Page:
Although much of the people living in Great Britain regarded and loved the King as a hero (many of them put pictures of him on their walls and held tea parties in his honor), King George III “was a stern and unsympathetic parent. Even to his god Queen Charlotte of Mecklenburg, whom he married in 1761, he was often rude and cross; and he brought up his sons so sternly that they hated and wearied of their home life, and most of them ran wild and sowed a heavy crop of wild oats. Nor was he a good host or an affable King to his nobility or his Ministers. He stood stiffly for etiquette and he never made people feel at their ease. Also he was resentful, suspicious and very unforgiving (Ford, 2006).”

            Of the character flaws of the King, none is more apparent than his physical frailty caused about by porphyria, a disease which causes severe abdominal pains, cramps, and even seizure-like epileptic fits. This disease affected much of his mental health that during the later part of his life, he was diagnosed as totally insane. Sometimes, King George III was “bound in a straightjacket and chained to a chair to control his ravings (News.bbc.uk).” Furthermore, according to BBC news, the King’s porphyric attacks had been brought on after a lifetime’s arsenic accumulated in his body. Arsenic was used as a skin cream and a wig powder by the King, yet a substance called antimony was found as the culprit. This substance was used as a medication for the King’s illness; little did the King’s doctor know that antimony, even when purified, contains significant traces of arsenic. The irony was that “the arsenic from the very medication he was being given to control his madness was triggering more attacks (News.bbc.uk).” Consequently, this caused more ranting and raving from the king: therefore, compounding his character flaws. He easily gets irate and angry, often focusing his anger on his children, immediate family members and servants. The King’s mental breakdowns took its toll during the latest part of his life when he was assessed as totally blind and incapable to carry out his duties.

            In addition to King’s unending dilemma, a rebellion in Ireland erupted because of the subjects’ indignation over atrocities carried out by the Royal troops stationed there. As was expected, the King sought out to crush this 1798 rebellion by using an iron-fisted rule over the territory. This further aggravated the subjects’ loathing directed towards the King.

            Sometimes, he doesn’t get the Parliament’s support due to his squabble over matters of authority and power with them. In order to counter this, he oftentimes employed measures which evoked fears in the Lords’ mind; consequently their assents to the King’s policies were acquired with the use of machinations. The King’s commands and policies erratically changed from time to time which proved to be detrimental to the Crown and its subjects. A historian described that King George III ruled “in obstinately resisting measures which are now almost universally admitted to have been good, and in support measures that which are as universally admitted to have been bad (Compton’s Encyclopedia Vol. 11, p.75).”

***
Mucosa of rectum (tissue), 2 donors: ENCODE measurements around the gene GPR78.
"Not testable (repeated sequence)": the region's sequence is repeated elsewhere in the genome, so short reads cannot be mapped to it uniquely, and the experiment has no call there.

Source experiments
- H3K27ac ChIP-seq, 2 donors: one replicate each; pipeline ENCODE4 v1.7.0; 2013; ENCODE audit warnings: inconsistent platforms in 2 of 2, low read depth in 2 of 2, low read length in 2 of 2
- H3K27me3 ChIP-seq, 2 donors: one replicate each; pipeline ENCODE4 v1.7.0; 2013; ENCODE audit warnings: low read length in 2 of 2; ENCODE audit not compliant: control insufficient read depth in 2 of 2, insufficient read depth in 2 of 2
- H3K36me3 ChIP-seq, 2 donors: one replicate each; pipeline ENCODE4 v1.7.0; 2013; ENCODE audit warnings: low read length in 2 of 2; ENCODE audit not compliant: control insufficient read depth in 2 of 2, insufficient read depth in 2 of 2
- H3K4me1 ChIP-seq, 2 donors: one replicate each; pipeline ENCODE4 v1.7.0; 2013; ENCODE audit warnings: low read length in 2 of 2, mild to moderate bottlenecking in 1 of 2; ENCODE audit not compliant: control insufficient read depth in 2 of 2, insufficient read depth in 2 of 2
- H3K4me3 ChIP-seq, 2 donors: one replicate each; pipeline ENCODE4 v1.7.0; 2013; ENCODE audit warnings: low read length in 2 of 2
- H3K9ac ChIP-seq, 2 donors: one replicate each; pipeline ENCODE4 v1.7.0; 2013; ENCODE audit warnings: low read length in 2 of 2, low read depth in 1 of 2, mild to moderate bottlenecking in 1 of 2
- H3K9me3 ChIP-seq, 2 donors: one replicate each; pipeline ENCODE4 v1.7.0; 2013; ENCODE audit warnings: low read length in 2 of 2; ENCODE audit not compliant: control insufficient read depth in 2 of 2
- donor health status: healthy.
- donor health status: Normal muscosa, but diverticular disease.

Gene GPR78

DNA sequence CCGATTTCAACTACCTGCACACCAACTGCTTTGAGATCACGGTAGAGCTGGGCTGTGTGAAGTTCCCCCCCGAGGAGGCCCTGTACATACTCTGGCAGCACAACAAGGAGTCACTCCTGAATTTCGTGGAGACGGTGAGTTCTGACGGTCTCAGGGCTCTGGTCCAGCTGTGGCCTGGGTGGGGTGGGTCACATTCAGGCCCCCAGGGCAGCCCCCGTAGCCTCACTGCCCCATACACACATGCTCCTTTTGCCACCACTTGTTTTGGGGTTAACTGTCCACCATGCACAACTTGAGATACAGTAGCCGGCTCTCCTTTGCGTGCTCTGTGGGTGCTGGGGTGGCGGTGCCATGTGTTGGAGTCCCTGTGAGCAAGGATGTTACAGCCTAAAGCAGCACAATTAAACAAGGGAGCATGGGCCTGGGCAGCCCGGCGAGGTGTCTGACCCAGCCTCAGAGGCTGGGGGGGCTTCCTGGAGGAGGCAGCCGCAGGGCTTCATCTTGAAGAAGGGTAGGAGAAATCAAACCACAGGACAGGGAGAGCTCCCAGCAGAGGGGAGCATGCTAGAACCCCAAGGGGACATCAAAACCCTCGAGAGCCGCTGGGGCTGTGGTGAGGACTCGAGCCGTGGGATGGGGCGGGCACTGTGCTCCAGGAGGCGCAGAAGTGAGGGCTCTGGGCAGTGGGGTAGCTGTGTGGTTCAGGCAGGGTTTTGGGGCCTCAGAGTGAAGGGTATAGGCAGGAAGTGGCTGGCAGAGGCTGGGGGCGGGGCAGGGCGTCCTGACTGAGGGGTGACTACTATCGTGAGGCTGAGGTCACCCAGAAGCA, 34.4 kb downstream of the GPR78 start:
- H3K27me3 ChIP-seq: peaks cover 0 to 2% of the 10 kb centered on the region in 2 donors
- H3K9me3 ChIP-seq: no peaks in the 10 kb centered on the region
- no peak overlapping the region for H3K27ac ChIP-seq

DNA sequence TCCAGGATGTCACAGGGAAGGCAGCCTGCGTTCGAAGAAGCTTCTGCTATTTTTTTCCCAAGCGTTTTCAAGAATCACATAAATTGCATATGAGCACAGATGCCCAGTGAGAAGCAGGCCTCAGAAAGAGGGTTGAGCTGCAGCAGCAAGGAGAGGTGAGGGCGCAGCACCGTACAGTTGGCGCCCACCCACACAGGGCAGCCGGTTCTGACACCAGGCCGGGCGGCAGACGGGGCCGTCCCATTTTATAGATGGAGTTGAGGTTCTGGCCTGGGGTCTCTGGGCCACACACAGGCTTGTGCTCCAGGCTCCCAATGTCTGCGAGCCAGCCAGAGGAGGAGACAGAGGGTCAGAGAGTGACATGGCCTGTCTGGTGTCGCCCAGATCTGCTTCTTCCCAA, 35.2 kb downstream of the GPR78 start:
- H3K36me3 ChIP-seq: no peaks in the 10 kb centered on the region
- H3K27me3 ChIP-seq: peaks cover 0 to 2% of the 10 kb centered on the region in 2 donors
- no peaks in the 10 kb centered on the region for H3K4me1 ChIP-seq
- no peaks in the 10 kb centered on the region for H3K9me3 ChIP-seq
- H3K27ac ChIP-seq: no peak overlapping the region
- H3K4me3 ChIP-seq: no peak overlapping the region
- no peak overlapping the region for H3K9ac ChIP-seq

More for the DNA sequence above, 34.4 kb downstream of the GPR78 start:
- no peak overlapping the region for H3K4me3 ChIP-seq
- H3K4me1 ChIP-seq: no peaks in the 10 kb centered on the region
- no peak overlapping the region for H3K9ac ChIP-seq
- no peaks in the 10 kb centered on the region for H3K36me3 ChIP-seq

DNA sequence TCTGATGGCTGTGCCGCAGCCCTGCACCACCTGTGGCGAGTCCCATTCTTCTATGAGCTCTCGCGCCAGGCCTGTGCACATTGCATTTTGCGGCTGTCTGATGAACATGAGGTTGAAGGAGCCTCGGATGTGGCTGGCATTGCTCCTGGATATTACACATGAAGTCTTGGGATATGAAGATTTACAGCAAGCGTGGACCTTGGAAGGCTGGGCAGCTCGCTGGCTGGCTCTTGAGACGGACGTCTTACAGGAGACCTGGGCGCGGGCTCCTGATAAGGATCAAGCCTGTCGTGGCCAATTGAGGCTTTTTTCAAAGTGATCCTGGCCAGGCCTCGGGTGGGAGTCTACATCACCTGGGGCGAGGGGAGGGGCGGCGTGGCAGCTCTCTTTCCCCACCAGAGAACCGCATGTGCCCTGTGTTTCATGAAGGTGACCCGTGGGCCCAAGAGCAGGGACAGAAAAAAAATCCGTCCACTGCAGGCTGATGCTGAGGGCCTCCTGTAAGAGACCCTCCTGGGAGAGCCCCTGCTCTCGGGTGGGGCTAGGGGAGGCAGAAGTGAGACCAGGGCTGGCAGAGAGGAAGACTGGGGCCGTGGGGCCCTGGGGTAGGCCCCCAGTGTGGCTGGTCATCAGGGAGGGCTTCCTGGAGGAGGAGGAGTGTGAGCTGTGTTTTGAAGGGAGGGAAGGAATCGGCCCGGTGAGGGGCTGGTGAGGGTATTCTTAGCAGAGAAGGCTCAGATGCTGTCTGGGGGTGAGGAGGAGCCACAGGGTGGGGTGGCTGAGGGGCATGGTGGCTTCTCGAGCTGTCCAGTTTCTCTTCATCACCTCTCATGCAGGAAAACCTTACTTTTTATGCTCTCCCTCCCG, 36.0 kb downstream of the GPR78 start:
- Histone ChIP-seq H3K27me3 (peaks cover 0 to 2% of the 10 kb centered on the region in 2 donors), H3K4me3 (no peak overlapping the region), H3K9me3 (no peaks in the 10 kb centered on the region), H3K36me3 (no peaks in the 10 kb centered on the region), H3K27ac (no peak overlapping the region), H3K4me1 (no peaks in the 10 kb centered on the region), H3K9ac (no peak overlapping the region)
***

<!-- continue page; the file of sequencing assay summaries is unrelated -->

Conclusion

            Towards the end of his life, King George III spent his life battling his mental illness and finally succumbing to it, this was aggravated by his blindness. He is remembered mainly            for the mental breakdowns that he suffered during his lifetime. Although, his actions were sometimes adverse to that of his constituents, he remained widely popular during the later part of his reign because of his steady and stable leadership. The character flaws that were enumerated herein were not able to alter the fact that, in contemporary times, George III is still recognized by many as a hero then, and still is now.

            By digging deeper into the historical facts, we will be able to surmise that there were only two major negative aspects of his life that substantially marred his reputation. These were; 1) the apparent aversion of the colonial inhabitants to the King’s rule, and 2) the porphyria disease that ravaged his mental health. Thus, in general, he was not inherently repulsive as a leader, but was viewed that way because of factors out of his control, and obligations not met considering the frailties of an individual. Nevertheless, he was considered as the one of the longest reigning rulers in the history Great Britain’s monarchy, second only to the length of time his granddaughter, Victoria, ruled. King George died on the 29th of January, 1820 after reigning for nearly 60 years.

References:

1)      George III, Royalty. www.answers.com [web page] (2006), http://www.answers.com/topic/george-iii-of-the-united-kingdom

date accessed: 18 March 2007

2)      GEORGE III. www.royal.gov [web page] (2006),

                   http://www.royal.gov.uk/output/Page111.asp

 date accessed: 20 March 2007

            3)   F.E. Compton Company. (1974) Compton’s Encyclopedia, Vol. 11.

                   Chicago. Helen Hemingway Benton, Publisher

4)      Ford, D. N. (2006) George III (1738-1820). www.berkshirehistory.com

[web page], http://www.berkshirehistory.com/bios/george3.html

date accessed: 18 March 2007

5)      George III. www.spartacus.schoolnet.co.uk [web page] (2006)

       http://www.spartacus.schoolnet.co.uk/PRgeorgeIII.htm

       date accessed: 18 March 2007

6)      King George III: Mad or misunderstood? www.news.bbc.co.uk [web page]

(2006), http://news.bbc.co.uk/1/hi/health/3889903.stm

date accessed: 18 March 2007